@ goodspeedupdate- Planning a Fake City
Our novels, films, and urban planning textbooks are filled with imaginary cities. Whether utopias or dystopias, most of these fictional cities imagine what a city could be at its best — or worst. However, few describe an average city, let alone map out a typical 1,011 square mile American city in excruciating detail, complete with a named streets and an imaginary history. That’s precisely what my friend Neil Greenberg set out to do with his Fake Omaha project…
Doing the math, the entire metro area equals 1,011 square miles to scale.
RG: How big will the complete Fake Omaha be, both on paper and also if it were a real city?
NG: The Fake Omaha metro area exists on 17 sheets, each one 34 inches by 28 inches. All sheets observe the same scale (4 inches equals 1 mile) and design standards. It’s hard to give dimensions of the whole map, as it’s oddly shaped and it’s been fully assembled only three times.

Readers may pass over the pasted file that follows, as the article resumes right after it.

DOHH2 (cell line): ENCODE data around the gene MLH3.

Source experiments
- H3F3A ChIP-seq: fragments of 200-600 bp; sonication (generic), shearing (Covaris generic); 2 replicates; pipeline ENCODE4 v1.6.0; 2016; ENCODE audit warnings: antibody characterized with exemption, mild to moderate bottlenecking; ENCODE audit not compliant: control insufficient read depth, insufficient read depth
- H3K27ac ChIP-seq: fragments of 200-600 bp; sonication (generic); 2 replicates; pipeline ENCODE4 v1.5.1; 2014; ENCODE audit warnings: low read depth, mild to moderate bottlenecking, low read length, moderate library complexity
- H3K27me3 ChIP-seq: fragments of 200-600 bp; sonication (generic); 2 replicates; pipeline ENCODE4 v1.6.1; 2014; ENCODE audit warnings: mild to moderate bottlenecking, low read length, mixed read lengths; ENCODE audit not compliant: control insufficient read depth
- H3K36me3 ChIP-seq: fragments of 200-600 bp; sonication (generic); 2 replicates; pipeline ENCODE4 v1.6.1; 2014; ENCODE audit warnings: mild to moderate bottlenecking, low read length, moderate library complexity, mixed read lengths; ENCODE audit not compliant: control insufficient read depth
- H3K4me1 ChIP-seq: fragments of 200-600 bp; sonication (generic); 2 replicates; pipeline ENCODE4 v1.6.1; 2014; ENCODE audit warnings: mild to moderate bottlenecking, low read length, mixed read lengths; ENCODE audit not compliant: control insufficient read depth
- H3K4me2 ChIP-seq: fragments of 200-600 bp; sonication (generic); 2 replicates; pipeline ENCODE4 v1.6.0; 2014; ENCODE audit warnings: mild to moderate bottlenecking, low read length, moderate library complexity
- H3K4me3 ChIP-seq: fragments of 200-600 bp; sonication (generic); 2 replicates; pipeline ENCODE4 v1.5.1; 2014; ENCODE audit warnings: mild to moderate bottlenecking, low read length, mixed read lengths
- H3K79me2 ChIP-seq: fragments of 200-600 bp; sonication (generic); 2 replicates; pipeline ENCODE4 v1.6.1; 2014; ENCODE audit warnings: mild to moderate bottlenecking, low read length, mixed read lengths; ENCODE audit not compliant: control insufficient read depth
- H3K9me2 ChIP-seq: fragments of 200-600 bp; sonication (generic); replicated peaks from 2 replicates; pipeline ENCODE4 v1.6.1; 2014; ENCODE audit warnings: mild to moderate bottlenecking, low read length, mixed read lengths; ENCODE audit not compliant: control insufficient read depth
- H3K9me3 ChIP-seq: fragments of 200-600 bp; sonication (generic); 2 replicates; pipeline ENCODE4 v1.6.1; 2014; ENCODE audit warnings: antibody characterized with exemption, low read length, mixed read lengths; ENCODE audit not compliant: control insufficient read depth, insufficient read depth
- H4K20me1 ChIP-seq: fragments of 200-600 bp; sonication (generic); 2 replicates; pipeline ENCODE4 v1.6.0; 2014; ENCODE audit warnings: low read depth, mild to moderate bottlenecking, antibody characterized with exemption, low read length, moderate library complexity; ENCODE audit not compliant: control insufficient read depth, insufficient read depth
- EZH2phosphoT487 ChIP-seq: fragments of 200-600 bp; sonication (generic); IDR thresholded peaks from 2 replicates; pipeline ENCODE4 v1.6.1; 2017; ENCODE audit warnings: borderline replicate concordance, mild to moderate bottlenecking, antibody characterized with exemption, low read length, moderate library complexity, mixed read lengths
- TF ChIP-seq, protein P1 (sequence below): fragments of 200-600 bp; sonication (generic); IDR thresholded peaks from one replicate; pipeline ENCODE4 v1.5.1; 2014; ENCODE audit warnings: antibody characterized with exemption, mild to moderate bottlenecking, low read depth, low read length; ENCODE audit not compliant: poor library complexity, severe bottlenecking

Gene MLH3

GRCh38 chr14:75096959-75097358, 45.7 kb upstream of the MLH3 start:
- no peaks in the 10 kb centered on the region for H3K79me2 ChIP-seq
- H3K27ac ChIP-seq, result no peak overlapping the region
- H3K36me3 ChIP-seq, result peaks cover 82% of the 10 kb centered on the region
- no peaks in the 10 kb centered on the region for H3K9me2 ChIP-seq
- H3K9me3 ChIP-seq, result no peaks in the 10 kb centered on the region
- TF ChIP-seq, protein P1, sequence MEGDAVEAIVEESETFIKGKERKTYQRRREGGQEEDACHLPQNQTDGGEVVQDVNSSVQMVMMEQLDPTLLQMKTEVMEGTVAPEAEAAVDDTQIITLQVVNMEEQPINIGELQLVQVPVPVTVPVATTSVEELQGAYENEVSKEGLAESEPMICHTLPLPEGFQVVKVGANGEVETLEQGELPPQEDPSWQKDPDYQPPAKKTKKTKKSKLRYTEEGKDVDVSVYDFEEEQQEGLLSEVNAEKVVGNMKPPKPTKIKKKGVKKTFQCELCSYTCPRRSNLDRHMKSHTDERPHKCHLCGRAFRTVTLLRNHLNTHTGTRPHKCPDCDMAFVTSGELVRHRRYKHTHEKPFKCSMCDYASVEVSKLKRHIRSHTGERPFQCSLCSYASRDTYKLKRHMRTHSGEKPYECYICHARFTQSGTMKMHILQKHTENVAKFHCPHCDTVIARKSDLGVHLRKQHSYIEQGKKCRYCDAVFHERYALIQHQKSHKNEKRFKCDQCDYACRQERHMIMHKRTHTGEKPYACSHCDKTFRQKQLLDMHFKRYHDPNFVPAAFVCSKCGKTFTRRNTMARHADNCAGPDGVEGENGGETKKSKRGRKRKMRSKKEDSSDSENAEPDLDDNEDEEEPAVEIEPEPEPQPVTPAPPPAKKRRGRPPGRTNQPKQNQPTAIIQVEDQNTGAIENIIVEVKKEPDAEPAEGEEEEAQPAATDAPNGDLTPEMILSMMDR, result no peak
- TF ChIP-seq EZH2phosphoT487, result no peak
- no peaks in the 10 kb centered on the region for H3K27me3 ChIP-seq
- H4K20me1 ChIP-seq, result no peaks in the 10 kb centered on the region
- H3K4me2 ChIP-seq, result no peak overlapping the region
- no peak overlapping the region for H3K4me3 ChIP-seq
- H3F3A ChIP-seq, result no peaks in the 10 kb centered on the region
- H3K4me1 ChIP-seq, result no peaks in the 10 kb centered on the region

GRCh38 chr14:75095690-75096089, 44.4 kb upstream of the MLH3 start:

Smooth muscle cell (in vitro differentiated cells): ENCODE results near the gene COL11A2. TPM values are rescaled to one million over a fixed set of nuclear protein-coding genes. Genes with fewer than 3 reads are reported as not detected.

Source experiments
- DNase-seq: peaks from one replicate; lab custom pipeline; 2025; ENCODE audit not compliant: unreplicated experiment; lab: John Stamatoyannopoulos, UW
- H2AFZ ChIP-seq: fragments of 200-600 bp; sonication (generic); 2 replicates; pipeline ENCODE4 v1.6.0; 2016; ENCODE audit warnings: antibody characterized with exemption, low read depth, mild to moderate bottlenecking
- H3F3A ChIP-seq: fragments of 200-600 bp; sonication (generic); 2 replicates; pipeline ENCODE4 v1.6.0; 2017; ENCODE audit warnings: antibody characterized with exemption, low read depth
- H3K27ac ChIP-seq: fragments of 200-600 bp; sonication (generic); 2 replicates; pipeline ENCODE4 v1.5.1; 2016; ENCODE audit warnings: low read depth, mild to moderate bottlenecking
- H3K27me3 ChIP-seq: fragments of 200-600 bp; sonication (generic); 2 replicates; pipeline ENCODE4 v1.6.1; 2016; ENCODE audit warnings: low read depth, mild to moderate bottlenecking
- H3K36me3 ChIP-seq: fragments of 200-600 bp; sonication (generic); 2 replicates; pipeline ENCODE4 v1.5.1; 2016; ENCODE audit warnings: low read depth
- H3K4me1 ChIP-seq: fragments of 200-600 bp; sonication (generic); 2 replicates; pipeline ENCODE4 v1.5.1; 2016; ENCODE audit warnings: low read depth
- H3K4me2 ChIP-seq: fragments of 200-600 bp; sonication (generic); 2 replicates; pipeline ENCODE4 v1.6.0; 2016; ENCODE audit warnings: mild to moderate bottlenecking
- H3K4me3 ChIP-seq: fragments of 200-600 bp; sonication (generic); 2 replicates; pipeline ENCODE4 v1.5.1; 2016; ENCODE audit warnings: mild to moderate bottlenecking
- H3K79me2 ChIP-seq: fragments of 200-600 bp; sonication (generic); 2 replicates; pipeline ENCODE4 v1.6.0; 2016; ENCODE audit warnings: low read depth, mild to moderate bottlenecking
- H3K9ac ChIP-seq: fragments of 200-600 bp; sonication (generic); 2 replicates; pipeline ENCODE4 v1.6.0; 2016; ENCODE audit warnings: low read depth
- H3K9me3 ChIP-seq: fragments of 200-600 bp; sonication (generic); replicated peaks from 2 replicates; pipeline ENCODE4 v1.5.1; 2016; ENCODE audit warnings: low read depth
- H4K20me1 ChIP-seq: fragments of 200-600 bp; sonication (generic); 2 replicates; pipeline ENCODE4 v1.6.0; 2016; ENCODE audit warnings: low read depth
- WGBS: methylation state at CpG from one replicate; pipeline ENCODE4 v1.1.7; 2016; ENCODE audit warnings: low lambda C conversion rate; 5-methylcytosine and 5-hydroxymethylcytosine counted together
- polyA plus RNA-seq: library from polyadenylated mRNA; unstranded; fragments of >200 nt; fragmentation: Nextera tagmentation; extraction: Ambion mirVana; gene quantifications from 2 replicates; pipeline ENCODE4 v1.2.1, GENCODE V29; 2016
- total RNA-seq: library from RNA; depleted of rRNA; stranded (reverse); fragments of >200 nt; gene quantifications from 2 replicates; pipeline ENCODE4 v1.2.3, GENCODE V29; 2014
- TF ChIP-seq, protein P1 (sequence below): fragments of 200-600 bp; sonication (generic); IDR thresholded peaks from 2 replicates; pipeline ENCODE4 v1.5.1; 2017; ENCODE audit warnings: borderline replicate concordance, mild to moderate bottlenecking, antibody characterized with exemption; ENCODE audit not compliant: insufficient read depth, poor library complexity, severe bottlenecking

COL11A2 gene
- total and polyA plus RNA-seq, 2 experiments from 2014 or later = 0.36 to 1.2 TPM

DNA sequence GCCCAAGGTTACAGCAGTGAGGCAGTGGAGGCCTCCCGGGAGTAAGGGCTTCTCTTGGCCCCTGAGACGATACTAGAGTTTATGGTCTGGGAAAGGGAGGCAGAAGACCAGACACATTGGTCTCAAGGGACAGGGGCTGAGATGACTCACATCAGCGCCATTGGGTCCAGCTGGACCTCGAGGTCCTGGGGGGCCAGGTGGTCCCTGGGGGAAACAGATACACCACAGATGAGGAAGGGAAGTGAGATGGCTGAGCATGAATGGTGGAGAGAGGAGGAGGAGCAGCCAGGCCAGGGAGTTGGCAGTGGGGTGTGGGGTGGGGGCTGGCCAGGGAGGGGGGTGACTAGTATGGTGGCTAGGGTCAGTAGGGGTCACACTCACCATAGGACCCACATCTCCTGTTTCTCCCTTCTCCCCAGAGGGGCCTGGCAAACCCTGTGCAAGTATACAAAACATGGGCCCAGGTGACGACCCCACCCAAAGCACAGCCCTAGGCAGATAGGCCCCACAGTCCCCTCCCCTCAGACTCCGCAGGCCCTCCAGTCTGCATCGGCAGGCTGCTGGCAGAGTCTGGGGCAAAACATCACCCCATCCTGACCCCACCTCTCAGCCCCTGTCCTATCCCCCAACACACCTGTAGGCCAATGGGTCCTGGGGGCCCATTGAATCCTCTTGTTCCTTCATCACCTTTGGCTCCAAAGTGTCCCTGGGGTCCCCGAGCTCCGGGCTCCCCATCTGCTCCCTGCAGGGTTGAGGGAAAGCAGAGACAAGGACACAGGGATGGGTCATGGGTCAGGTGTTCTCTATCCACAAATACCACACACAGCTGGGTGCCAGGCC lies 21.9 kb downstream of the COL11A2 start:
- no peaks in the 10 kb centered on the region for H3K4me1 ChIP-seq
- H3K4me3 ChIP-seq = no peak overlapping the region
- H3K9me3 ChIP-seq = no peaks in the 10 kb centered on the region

Fittingly, my approach to planning the project mirrored the development of American metropolitan areas. I began with one sheet, a “zoomed out” core area of Fake Omaha and a few close-in suburbs drawn at a 1 inch equals 1 mile scale. In this area, I mapped major roads and land features. I blew this up 400 percent, traced the base features onto the larger sheets, and mapped minor streets directly onto each panel. This original area amounted to maybe 10 map sheets. I kept going, and ended up mapping seven “exurban” sheets not part of the original core map. The sprawl ceased only when I ran out of paper.